value is always 4 and cannot be overridden; the value  of  --with-link-
       size is ignored.


       When matching with the pcre_exec() function, PCRE implements backtrack-
       ing by making recursive calls to an internal function  called  match().
       In  environments  where  the size of the stack is limited, this can se-
       verely limit PCRE's operation. (The Unix environment does  not  usually
       suffer from this problem, but it may sometimes be necessary to increase
       the maximum stack size.  There is a discussion in the  pcrestack  docu-
       mentation.)  An alternative approach to recursion that uses memory from
       the heap to remember data, instead of using recursive  function  calls,
       has  been  implemented to work round the problem of limited stack size.
       If you want to build a version of PCRE that works this way, add


       to the configure command. With this configuration, PCRE  will  use  the
       pcre_stack_malloc  and pcre_stack_free variables to call memory manage-
       ment functions. By default these point to malloc() and free(), but  you
       can replace the pointers so that your own functions are used instead.

       Separate  functions  are  provided  rather  than  using pcre_malloc and
       pcre_free because the usage is very predictable: the  block  sizes  re-
       quested are always the same, and the blocks are always freed in reverse
       order. A calling program might be able to implement optimized functions
       that perform better than malloc() and free(). PCRE runs noticeably more
       slowly when built in this way. This option affects only the pcre_exec()
       function; it is not relevant for pcre_dfa_exec().


       Internally,  PCRE has a function called match(), which it calls repeat-
       edly  (sometimes  recursively)  when  matching  a  pattern   with   the
       pcre_exec()  function.  By controlling the maximum number of times this
       function may be called during a single matching operation, a limit  can
       be  placed  on  the resources used by a single call to pcre_exec(). The
       limit can be changed at run time, as described in the pcreapi  documen-
       tation.  The default is 10 million, but this can be changed by adding a
       setting such as


       to  the  configure  command.  This  setting  has  no  effect   on   the
       pcre_dfa_exec() matching function.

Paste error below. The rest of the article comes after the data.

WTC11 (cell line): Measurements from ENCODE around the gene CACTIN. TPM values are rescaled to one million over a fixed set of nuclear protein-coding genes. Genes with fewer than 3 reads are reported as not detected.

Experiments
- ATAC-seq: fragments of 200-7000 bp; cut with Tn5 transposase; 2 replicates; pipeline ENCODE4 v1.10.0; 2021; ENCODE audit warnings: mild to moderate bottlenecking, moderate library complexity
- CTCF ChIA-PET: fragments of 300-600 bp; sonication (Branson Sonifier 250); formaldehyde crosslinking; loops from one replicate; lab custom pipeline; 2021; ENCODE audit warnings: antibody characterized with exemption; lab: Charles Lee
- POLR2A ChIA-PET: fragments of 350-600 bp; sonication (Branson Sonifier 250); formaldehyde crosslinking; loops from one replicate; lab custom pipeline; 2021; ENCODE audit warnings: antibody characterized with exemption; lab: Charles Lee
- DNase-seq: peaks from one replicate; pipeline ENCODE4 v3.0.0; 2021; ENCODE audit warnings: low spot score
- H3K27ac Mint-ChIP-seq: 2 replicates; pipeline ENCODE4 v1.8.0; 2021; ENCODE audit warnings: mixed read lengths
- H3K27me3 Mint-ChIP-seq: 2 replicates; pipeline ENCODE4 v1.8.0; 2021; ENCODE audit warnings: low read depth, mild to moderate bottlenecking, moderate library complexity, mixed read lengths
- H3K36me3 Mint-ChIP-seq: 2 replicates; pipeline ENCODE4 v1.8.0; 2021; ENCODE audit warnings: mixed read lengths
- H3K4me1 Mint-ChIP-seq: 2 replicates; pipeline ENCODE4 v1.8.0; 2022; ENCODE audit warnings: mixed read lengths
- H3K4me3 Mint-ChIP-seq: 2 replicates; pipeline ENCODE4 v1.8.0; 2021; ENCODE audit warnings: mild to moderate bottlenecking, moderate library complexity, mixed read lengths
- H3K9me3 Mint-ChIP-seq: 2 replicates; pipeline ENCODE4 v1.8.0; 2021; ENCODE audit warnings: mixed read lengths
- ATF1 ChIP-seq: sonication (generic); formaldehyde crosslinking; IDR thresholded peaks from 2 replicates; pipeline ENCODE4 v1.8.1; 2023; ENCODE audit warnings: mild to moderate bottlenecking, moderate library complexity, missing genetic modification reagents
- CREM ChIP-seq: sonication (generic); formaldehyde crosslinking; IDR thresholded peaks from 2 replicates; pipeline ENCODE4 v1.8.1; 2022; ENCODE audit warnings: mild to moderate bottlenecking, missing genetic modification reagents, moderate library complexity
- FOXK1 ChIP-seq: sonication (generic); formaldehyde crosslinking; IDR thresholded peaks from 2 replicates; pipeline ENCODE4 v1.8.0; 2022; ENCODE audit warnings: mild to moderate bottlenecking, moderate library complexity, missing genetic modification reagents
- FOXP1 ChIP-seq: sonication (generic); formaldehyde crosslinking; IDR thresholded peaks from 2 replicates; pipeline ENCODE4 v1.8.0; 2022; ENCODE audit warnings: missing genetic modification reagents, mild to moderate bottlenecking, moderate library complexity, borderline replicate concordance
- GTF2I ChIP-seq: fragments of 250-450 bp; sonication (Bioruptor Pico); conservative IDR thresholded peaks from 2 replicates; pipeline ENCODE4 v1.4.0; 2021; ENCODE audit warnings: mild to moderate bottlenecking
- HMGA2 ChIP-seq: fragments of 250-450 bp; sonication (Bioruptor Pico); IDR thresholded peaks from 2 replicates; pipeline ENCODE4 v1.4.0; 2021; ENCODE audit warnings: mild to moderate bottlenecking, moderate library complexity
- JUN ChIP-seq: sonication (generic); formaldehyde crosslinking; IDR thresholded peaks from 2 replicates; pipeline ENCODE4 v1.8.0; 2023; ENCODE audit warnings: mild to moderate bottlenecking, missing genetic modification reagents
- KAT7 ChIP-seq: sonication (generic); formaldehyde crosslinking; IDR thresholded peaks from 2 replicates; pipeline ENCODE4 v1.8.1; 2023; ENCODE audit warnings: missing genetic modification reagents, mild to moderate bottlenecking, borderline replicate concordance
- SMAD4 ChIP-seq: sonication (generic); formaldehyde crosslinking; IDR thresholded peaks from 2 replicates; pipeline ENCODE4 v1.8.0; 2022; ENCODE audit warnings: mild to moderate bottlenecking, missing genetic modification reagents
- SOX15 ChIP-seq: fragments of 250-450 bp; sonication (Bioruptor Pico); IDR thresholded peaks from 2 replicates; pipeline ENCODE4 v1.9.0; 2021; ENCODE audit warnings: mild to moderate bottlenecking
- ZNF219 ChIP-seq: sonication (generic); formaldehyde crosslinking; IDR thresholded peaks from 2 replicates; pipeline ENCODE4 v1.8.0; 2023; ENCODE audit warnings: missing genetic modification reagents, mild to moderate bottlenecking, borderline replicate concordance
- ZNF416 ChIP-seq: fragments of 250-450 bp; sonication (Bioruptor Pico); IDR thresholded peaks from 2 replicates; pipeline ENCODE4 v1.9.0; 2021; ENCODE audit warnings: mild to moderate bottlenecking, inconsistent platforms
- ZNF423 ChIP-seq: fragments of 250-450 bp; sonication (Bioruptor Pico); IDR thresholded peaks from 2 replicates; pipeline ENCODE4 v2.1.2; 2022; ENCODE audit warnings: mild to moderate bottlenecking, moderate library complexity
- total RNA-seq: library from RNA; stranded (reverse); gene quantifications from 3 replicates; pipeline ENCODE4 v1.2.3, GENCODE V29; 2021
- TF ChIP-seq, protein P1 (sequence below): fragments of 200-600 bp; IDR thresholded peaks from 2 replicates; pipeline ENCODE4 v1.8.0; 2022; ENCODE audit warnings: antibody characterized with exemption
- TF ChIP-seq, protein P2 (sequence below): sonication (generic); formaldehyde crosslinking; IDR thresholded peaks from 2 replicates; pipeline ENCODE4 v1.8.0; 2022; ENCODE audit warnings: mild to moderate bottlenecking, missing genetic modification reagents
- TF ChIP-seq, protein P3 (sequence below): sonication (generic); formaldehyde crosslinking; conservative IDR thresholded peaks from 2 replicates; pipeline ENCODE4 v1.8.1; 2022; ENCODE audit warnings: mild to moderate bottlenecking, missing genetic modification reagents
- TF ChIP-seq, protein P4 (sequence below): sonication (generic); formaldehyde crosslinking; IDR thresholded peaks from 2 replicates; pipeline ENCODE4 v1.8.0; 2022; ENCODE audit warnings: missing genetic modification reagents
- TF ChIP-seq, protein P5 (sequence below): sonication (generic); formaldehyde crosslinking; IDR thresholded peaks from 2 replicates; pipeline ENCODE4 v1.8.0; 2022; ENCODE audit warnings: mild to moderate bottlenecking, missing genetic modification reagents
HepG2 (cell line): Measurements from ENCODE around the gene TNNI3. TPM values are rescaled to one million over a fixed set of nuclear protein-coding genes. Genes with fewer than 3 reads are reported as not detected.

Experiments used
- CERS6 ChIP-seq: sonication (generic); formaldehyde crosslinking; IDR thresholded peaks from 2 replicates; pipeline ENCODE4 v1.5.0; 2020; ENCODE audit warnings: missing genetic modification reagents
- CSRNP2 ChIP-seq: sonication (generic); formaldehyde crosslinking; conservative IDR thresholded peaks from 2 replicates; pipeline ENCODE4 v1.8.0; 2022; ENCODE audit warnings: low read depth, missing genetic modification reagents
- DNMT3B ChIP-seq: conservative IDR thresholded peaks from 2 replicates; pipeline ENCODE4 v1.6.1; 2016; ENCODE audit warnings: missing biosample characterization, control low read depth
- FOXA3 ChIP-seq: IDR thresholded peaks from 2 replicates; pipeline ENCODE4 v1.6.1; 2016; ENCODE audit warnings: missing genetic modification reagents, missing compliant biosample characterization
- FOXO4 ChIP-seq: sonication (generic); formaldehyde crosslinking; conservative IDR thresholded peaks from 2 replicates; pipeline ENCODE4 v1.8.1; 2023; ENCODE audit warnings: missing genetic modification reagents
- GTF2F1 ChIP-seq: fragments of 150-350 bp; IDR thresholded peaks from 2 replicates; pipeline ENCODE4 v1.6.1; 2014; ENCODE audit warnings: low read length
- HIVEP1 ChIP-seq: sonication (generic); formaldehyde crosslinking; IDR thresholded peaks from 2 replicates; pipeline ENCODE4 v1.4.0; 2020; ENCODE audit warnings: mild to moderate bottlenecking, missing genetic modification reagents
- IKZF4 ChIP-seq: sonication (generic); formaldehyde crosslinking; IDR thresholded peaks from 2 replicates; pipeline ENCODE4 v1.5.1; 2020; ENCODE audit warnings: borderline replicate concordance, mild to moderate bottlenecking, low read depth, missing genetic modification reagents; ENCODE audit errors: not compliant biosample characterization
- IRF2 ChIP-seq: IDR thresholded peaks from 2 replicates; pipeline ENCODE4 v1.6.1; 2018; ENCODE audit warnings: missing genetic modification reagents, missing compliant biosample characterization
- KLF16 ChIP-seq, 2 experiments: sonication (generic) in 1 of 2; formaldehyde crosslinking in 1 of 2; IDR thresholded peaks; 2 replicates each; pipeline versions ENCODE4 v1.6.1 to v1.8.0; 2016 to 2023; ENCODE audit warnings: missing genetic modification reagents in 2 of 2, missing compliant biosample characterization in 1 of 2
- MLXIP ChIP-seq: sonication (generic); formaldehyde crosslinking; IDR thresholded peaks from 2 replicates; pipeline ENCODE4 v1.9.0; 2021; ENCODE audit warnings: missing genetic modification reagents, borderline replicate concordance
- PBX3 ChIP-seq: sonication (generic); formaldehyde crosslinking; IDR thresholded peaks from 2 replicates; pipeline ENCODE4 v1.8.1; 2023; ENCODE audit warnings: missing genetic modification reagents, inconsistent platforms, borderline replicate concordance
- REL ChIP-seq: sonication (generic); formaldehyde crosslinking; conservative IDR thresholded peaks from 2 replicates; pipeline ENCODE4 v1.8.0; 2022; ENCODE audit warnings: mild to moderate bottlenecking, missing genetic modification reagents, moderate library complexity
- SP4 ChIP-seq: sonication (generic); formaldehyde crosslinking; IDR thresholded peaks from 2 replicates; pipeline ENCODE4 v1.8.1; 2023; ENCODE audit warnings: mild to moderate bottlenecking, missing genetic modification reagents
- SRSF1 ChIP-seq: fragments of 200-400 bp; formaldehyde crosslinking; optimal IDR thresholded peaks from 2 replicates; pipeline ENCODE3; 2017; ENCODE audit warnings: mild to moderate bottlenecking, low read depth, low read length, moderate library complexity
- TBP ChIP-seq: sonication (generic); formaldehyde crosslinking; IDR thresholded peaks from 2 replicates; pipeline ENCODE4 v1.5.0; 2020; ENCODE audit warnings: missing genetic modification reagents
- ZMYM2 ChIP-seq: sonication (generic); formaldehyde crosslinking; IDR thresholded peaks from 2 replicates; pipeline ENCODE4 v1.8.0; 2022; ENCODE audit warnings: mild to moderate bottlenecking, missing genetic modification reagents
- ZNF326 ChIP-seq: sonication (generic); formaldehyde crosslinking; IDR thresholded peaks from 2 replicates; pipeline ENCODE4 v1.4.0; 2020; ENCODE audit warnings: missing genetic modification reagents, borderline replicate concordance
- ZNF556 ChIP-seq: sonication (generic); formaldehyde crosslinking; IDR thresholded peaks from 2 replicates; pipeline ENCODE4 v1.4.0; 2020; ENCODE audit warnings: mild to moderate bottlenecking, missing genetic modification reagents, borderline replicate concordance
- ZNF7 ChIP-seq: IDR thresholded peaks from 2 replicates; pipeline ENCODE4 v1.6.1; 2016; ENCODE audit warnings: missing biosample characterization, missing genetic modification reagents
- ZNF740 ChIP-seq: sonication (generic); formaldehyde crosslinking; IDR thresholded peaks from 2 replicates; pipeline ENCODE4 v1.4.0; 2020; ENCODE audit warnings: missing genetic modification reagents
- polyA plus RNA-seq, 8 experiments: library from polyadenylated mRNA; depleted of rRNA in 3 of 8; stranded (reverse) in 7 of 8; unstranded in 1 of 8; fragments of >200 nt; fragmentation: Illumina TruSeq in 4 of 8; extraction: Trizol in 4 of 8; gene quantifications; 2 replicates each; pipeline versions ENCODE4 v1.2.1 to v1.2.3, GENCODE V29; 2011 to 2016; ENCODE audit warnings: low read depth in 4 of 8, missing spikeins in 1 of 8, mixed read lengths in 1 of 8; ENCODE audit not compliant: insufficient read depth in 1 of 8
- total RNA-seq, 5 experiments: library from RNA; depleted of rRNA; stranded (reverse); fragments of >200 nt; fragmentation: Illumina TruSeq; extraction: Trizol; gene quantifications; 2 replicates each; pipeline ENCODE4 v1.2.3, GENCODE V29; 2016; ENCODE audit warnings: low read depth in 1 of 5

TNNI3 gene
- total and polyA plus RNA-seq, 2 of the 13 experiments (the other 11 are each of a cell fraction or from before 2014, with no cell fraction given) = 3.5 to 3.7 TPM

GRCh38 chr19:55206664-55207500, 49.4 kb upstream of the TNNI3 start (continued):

In  some  environments  it is desirable to limit the depth of recursive
       calls of match() more strictly than the total number of calls, in order
       to  restrict  the maximum amount of stack (or heap, if --disable-stack-
       for-recursion is specified) that is used. A second limit controls this;
       it  defaults to the value that is set for --with-match-limit, which im-
       poses no additional constraints. However, you can set a lower limit  by
       adding, for example,


       to  the  configure  command.  This  value can also be overridden at run


       PCRE uses fixed tables for processing characters whose code values  are
       less  than 256. By default, PCRE is built with a set of tables that are
       distributed in the file pcre_chartables.c.dist. These  tables  are  for
       ASCII codes only. If you add


       to  the  configure  command, the distributed tables are no longer used.
       Instead, a program called dftables is compiled and  run.  This  outputs
       the source for new set of tables, created in the default locale of your
       C run-time system. (This method of replacing the tables does  not  work
       if  you are cross compiling, because dftables is run on the local host.
       If you need to create alternative tables when cross compiling, you will
       have to do so "by hand".)


       PCRE  assumes  by  default that it will run in an environment where the
       character code is ASCII (or Unicode, which is  a  superset  of  ASCII).
       This  is  the  case for most computer operating systems. PCRE can, how-
       ever, be compiled to run in an EBCDIC environment by adding


       to the configure command. This setting implies --enable-rebuild-charta-
       bles.  You should only use it if you know that you are in an EBCDIC en-
       vironment (for example, an IBM mainframe operating system).  The  --en-
       able-ebcdic option is incompatible with --enable-utf.

       The EBCDIC character that corresponds to an ASCII LF is assumed to have
       the value 0x15 by default. However, in some EBCDIC  environments,  0x25
       is used. In such an environment you should use


       as well as, or instead of, --enable-ebcdic. The EBCDIC character for CR
       has the same value as in ASCII, namely, 0x0d.  Whichever  of  0x15  and
       0x25 is not chosen as LF is made to correspond to the Unicode NEL char-